The Mausberry Car Supply handles converting bike power to 5V for the Raspberry Pi, and has a script ( and some control circuitry that allows a clean shutdown on the RPi when the bike is shut off.

    For track storage in the cloud I’m using Google Cloud Storage, but I could just as well have used Amazon S3 or equivalent offerings from others. The Google choice was based on their free usage quotas. I should be able to store all my data, transfer as needed, and perform background processing entirely within their free usage quotas.

    There’s some background processing that I’m currently doing at home, but will move to a virtual machine at Google soon. The hardware tracker just uploads blobs of track points periodically, the background processing coalesces them into daily blobs.

    The web app hasn’t been started at this point, and this is where I’ll be learning the most. Everything else is stuff I know how to do, the web app will be more of a challenge.

    I know there’s been a lot of folks that have done this, but I wanted to give it a shot. My plan is to share enough hw details and all of the code so that others can replicate if desired. I’m doing this for the fun of it, and it’s a spare time sort of thing. I’m not sure how long it will take to do everything, but I definitely plan on having the logging and storage parts in place quickly so that I can start building track history ASAP. I’m new to github, but my plan is to share all the code there.

    Longer term I’ll likely play with CAN bus monitoring, and IMU data logging, but right now I’ve got a track problem, and I want to very robustly solve that before pursuing other data.

    Here's the current HW block diagram:


    And a very high level SW block diagram of the on board tracker:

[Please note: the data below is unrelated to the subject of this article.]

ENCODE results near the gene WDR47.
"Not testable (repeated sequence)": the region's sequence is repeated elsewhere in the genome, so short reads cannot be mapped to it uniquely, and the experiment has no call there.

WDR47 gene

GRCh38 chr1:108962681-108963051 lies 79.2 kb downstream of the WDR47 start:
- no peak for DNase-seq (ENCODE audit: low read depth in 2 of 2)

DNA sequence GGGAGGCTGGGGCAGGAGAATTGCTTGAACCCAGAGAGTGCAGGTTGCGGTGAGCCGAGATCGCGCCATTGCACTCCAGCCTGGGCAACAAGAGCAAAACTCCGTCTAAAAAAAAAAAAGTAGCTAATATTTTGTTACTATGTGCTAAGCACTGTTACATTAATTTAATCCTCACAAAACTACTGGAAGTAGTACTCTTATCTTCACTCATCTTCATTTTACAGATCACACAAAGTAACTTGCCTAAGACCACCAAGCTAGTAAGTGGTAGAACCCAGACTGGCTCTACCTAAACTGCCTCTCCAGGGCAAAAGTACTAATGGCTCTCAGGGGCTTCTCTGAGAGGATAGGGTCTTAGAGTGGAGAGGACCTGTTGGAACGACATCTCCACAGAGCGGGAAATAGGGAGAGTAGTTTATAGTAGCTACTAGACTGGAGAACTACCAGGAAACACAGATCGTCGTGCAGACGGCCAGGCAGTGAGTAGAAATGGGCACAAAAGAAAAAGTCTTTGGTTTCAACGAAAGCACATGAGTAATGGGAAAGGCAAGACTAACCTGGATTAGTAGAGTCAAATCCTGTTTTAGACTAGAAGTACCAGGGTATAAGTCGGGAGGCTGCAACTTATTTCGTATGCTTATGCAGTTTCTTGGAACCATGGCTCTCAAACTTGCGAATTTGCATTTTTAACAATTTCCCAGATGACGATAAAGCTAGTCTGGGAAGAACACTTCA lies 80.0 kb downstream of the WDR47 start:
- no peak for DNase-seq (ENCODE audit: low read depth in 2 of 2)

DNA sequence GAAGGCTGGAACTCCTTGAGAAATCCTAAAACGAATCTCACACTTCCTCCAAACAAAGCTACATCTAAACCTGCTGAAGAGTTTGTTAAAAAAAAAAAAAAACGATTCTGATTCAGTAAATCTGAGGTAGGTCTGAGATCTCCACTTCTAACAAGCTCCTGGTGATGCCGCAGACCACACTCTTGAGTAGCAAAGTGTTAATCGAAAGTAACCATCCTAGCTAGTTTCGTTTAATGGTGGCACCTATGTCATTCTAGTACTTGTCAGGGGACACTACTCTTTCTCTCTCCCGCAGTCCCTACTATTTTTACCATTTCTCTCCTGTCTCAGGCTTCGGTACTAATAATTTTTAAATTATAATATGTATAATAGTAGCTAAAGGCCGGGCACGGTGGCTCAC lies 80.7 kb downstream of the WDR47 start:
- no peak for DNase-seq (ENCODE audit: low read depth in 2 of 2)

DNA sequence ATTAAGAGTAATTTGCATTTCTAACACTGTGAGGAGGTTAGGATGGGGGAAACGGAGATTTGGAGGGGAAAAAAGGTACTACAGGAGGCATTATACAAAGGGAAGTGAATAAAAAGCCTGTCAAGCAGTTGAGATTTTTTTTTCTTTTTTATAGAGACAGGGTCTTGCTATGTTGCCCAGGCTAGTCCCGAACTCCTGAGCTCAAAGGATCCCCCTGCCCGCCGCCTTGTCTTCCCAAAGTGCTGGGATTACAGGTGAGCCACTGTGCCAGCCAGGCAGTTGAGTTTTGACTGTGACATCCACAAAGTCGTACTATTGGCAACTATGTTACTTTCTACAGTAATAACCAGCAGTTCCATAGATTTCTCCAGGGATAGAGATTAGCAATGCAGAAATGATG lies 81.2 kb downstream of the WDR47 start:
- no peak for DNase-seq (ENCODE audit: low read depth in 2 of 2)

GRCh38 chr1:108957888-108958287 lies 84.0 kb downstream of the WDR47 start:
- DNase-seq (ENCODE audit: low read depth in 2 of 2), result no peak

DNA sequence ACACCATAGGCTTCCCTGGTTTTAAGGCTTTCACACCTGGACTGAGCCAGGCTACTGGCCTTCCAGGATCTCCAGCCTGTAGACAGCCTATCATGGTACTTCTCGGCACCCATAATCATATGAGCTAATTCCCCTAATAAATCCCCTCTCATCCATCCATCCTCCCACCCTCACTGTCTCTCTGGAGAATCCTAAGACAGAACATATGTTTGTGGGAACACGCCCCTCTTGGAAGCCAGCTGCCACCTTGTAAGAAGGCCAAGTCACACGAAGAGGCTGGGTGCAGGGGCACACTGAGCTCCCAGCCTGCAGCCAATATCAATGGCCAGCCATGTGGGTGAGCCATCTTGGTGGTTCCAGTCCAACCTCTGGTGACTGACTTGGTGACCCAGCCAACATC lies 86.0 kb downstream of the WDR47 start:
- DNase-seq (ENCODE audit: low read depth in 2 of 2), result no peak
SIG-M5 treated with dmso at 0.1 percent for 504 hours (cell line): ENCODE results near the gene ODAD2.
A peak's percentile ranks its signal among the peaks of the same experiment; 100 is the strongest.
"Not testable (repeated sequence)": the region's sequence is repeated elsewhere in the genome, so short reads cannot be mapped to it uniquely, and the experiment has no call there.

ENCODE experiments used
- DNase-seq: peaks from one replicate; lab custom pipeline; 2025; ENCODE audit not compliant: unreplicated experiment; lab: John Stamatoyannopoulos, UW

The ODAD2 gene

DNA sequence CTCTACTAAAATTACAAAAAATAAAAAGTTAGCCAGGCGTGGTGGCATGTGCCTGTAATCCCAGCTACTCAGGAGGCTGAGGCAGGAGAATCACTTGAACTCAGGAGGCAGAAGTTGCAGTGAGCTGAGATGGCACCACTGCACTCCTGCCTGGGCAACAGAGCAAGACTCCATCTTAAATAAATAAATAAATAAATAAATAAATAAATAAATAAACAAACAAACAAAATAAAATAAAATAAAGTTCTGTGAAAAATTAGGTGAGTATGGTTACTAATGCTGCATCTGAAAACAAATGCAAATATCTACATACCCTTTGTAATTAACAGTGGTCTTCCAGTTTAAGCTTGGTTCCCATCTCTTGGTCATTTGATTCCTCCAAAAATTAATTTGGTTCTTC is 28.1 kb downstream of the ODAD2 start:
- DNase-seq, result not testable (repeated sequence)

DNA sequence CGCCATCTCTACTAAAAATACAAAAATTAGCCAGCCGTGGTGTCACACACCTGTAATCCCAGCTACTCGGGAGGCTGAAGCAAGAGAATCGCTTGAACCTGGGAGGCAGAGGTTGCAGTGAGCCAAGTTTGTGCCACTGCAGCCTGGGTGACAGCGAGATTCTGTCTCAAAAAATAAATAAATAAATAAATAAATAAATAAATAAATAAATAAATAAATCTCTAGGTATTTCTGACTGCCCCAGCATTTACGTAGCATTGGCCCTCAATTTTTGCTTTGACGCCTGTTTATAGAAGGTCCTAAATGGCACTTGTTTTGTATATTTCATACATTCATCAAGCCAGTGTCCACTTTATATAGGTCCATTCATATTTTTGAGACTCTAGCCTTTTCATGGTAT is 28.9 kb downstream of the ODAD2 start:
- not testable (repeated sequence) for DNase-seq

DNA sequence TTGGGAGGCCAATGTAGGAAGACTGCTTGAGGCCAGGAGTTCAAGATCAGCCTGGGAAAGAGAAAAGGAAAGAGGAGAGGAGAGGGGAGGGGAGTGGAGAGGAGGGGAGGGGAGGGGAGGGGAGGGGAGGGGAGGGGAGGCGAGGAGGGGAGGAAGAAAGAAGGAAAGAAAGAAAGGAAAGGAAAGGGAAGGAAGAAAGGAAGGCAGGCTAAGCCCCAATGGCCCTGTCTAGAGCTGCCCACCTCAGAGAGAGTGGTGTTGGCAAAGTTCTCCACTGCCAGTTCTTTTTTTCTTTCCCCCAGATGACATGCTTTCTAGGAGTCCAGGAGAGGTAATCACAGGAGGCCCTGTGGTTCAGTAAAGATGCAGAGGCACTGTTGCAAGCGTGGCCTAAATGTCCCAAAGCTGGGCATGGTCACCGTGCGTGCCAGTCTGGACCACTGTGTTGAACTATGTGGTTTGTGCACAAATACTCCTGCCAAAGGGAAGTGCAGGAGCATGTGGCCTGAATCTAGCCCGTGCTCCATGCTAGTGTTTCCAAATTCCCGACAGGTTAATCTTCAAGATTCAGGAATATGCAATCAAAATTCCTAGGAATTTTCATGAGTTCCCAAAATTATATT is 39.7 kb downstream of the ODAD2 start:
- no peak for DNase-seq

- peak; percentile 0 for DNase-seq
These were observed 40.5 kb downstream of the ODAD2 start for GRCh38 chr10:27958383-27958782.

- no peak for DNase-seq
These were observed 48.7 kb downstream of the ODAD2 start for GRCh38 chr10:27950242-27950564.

And the hardware on my desk, waiting for a case:

  2. ohgood

    ohgood Just givver tha berries !!!

    Sep 21, 2010
    that's a LOT of track data to cull/sort, after the fact. i've found it's a really good practice to immediately name and sort tracks/waypoints directly after recording them, instead of trying to put it all together a day/week/month later. mostly this is because of the number of tracks, waypoints, audio notes, geotagged photos, etc that has to be sorted through.

    it would make life a lot easier to store your waypoints / tracks in a temporary (by definition) database entry like "TODAY" and then cull them directly after stopping the track. if the track is just a milk run, uninteresting ride to blah, or similar, it gets culled immediately. doing this has cut my track count for a months of riding/driving/hiking down from 100's to 5 or 10. of those 5 or 10, 1 or 2 might be share worthy/desirable.

    the database is MUCH smaller now, and has higher value. instead of 1500 tracks and 5,000 waypoints, it's 10% of that.

    all of which is of course uploaded to google drive, mega, gpsies, googlemymaps, and other online hosts, twice or three times a week. i don't remember, it's automatic ;-)

    no matter what you use to record hardware wise, and store software wise, the real issue is the culling process. dumping all of them from one bucket to another is super easy/fast, but having them culled and descriptive beforehand, that's the important part.

    just dump all your tracks into one bucket , take the time to make their names descriptive, sort if you want, and then mirror that to online storage. then each time you record one that matters, upload it AFTER its named and sorted. smaller database, higher value.

    btw- keeping all my tracks (that matter) on my phone is the easiest, most portable, and easily backed up solution I've found so far.